Harrison Dangate of Empyrean Incorporated writes to you in regards to your position at the company. He wishes to meet to discuss your professional and personal development, in person, at 10:15pm. I am giddy.
Where Your Eyes Don’t Go was proposed as part of the SUDS Summer Season. It’s the sort of program that includes improvised dinners, original monologues, so-called anti-theatre, and wordless movement pieces. It is typically the most varied and innovative programming the Dramatic Society produces all year. As a thus untried example of live action role-playing in The Cellar, Where Your Eyes Don’t Go is no exception.
Harrison Dangate has actually written to me.
And the invitation is wonderful. It is emblazoned with the company letterhead and suitably straddles the tension between being an object of fiction, and formally advising that you wear loose-fitting, comfortable clothing – inviting you to the office, and inviting you to a show. It is ominously stern, closing: “Under no circumstances are you to attempt to enter the building until instructed.”
From the moment I opened it the giddiness didn’t leave me. Walking alone down Science Road ahead of my appointment, I felt like I was headed to a meeting with the actual boss and also monsters.
The beautifully architectural face of Jim Fishwick, director-cum-Empyrean CEO, establishes the scene with a minute-long introductory video. There’s something wrong in the basement. You love the basement! Go to the basement. Promotion or something. There is a lot of textbook background static and video drop outs and inaudible lines – clichés, all. Only now they’re very exciting because they are happening to you.
You are handed a torch, given a safe word, and plunged into total darkness.
I have spent a lot of time in The Cellar. It is by no means a large space, and I have seen it endlessly reconfigured, but I have never felt lost within it as I did last night. “The architectural skeleton of The Cellar lends itself very easily to a maze environment,” Fishwick says, “We had a rough plan of where the characters would be, but we designed the bulk of the maze organically as we were building it.”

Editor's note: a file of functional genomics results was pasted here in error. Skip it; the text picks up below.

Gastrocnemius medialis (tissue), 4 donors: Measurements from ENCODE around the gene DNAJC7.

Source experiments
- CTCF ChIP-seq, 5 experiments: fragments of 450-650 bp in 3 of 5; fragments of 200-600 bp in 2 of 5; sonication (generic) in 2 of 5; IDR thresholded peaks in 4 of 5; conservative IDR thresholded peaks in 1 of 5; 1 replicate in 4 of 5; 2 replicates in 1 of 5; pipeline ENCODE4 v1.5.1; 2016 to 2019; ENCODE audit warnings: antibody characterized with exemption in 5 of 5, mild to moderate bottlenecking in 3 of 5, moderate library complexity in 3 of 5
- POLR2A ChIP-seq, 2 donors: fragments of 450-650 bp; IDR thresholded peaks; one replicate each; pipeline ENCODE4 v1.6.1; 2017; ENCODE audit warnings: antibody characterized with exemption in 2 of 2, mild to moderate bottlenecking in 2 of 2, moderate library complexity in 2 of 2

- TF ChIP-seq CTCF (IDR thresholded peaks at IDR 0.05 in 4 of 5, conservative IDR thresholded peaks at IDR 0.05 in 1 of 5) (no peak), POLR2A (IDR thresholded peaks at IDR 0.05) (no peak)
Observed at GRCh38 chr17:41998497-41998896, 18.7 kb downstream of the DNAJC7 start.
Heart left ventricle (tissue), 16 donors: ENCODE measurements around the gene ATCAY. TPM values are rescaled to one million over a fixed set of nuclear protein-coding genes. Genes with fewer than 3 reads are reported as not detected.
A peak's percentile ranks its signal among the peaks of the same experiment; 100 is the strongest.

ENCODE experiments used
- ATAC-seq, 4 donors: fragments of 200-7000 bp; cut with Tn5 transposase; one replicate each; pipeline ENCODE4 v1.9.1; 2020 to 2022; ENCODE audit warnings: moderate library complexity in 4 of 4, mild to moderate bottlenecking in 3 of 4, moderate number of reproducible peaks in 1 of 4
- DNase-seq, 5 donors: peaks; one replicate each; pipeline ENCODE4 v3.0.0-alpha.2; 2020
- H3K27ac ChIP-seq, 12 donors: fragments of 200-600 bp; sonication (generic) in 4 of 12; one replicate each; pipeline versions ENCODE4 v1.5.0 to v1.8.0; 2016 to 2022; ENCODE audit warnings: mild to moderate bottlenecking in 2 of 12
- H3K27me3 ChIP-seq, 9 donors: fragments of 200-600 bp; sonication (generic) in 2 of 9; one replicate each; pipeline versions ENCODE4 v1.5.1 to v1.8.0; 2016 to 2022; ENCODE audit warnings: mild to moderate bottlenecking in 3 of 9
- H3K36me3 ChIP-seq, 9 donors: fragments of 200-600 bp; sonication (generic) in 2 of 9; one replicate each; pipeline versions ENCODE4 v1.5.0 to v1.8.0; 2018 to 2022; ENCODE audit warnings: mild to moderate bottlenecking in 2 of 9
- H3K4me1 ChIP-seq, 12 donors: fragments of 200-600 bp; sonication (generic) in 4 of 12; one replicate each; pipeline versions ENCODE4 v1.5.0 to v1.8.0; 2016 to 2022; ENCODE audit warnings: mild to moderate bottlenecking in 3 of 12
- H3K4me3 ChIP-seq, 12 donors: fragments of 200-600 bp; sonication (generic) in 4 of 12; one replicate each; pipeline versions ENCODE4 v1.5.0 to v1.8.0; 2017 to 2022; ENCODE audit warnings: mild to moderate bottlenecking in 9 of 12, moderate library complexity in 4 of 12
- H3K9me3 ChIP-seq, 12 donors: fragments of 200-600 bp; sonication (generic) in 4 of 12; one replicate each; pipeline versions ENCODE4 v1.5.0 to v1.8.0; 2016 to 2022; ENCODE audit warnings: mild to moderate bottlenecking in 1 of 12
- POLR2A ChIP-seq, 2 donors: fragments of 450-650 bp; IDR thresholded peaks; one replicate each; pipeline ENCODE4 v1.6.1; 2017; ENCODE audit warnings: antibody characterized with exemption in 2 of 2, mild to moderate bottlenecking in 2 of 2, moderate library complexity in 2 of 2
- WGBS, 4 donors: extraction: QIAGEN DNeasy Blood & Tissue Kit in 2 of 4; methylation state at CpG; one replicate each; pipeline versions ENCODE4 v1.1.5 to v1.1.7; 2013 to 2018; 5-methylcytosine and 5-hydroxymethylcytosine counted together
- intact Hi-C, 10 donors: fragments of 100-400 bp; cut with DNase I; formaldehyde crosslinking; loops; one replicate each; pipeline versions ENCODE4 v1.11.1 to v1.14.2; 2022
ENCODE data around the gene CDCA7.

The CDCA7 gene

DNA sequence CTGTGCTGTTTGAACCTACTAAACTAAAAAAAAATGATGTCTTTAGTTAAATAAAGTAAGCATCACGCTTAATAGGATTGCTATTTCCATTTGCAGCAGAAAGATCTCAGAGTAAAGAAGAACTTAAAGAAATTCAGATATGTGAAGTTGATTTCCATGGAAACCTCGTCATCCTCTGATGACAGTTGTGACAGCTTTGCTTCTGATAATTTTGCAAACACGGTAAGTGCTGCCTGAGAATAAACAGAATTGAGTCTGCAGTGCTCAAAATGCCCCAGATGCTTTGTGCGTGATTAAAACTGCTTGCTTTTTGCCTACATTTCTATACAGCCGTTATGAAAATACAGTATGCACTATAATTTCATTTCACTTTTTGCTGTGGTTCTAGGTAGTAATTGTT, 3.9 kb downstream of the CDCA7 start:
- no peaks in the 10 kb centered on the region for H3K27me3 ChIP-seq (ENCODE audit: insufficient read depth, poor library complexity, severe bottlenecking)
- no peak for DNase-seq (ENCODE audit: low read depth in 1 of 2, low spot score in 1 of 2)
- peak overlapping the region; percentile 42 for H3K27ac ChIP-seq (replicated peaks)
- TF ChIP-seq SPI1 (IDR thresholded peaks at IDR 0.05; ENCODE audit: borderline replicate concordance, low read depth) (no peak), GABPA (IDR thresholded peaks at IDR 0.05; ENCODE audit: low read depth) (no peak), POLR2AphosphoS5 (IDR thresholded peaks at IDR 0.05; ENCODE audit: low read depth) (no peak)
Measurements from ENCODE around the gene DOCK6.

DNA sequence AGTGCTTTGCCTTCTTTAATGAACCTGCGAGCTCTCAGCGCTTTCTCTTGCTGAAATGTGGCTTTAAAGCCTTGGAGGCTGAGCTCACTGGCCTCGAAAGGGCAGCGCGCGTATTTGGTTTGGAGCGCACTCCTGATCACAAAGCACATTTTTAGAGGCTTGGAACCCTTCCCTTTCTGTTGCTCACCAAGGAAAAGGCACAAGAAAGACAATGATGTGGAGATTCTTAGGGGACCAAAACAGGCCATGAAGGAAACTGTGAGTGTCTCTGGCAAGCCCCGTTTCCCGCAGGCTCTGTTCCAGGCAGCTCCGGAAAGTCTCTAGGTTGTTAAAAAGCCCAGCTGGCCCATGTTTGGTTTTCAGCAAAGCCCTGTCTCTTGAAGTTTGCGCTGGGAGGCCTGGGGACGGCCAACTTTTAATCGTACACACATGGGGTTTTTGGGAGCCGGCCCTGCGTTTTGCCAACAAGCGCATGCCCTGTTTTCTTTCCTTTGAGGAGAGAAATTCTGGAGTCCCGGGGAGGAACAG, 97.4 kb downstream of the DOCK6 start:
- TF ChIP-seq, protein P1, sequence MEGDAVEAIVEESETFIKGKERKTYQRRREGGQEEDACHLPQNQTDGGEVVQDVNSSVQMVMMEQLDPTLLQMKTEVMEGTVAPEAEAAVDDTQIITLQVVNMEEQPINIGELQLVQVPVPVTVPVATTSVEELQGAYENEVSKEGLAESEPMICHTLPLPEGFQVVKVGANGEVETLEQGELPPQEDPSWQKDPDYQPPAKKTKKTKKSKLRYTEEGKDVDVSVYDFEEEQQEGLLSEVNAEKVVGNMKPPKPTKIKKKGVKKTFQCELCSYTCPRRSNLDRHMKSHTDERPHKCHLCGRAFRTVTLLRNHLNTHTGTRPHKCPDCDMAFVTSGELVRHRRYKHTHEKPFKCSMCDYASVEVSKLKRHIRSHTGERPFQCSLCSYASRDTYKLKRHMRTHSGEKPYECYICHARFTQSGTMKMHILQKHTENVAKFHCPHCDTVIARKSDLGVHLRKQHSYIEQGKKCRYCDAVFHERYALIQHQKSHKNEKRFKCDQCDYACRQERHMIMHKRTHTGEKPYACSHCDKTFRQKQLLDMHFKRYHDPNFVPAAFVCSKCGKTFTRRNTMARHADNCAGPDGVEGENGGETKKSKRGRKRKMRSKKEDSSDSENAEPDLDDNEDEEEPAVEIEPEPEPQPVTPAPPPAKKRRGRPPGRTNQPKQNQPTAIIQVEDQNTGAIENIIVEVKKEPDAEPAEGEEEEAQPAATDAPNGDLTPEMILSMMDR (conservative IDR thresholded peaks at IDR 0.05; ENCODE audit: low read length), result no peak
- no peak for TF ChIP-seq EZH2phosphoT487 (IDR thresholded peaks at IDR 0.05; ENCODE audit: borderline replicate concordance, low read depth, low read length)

The digital soundscape is a special kind of terrifyingly jaunty. The diegetic noise is always just out of reach, and borrows from all the worst kinds of haunting: footsteps follow you down corridors, there is giggling far away, things go bump, the space naturally creaks, occasionally somebody screams.The threat of ambush is in the blood of the architecture. Narrow passages and right-angle corners ensure that there is no way of moving safely through the basement. Doors lock, walls move, exits disappear. Good. Scary. Brilliant.
The production values are pretty great, in part thanks to how weak and narrow the torch is, your only respite from the pressing dark. The finish on every interesting surface is thorough, and while a few of the larger set pieces aren’t detailed to the same extent, there is so much to see, and so little time to see it, that you can hardly dwell on imperfections. You know (hope) that The Visitor isn’t going to crawl down from the roof, so you don’t notice that the walls don’t reach the ceilings.
The space is, as advertised, part Portal, part Doctor Who and part Lovecraft – the Frankenstinian assembly is confused but, when your objective is to negotiate a maze, that confusion is disorienting and frightening. It is a world populated by morbid Victorian secretaries, disconcertingly white scientists, and probably/possibly helpful/hindering eccentrics. In any other show, it would be fair game to criticise the blatant degree to which it poaches tropes from its acknowledged inspiration. Here, though, it doesn’t matter that the villain is lifted directly from the TARDIS Hall of Fame, because, rather than chasing David Tennant on the telly in a heavy-handed Moffat script, she is chasing me.